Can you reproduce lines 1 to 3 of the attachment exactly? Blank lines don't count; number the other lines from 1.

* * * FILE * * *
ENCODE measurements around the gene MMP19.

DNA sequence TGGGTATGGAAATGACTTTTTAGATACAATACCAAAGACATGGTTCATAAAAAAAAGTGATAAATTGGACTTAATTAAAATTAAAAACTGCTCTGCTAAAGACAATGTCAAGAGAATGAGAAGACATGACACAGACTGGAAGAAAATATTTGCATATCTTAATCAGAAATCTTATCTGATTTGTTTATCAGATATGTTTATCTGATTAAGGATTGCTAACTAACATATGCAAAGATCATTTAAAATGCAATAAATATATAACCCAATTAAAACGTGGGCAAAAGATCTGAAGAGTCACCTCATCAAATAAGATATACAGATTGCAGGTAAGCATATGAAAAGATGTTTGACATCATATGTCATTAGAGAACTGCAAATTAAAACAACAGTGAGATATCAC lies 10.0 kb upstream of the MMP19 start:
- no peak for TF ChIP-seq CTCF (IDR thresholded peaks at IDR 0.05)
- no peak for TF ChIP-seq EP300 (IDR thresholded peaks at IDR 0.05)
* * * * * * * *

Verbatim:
ENCODE measurements around the gene MMP19.

DNA sequence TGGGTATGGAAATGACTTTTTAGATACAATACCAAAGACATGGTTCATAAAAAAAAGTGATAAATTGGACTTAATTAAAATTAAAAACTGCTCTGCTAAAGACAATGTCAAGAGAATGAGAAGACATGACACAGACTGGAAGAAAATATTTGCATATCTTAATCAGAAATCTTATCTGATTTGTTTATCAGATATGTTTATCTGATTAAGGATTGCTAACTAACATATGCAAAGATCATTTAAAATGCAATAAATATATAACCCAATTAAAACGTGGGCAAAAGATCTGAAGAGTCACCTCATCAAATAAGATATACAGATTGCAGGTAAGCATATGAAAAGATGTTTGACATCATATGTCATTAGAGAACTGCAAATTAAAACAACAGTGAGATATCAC lies 10.0 kb upstream of the MMP19 start:
- no peak for TF ChIP-seq CTCF (IDR thresholded peaks at IDR 0.05)